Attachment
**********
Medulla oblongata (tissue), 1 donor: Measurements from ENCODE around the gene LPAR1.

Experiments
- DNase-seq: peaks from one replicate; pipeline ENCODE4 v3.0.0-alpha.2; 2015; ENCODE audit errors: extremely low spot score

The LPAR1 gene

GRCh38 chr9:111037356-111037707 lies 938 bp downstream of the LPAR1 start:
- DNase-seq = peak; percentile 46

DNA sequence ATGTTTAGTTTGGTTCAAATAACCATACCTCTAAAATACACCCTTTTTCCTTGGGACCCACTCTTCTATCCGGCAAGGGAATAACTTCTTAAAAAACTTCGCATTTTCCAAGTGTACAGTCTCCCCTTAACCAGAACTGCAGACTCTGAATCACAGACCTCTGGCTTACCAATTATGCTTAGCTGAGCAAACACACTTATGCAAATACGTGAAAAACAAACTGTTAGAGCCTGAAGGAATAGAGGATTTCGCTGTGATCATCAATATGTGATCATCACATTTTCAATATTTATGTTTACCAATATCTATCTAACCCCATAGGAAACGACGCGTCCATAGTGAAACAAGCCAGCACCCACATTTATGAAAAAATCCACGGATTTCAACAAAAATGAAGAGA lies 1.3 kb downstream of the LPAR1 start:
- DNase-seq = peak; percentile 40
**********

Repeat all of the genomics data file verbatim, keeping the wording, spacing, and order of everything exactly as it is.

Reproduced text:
Medulla oblongata (tissue), 1 donor: Measurements from ENCODE around the gene LPAR1.

Experiments
- DNase-seq: peaks from one replicate; pipeline ENCODE4 v3.0.0-alpha.2; 2015; ENCODE audit errors: extremely low spot score

The LPAR1 gene

GRCh38 chr9:111037356-111037707 lies 938 bp downstream of the LPAR1 start:
- DNase-seq = peak; percentile 46

DNA sequence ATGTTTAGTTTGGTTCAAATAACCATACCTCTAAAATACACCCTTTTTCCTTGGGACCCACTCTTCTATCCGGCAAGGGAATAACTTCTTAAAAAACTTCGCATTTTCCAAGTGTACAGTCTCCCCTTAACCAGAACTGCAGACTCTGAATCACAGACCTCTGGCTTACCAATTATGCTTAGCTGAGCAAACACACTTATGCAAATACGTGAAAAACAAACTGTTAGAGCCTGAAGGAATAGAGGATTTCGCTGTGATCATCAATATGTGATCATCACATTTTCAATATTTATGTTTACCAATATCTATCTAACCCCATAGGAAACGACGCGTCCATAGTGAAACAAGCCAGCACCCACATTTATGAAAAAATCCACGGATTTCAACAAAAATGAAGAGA lies 1.3 kb downstream of the LPAR1 start:
- DNase-seq = peak; percentile 40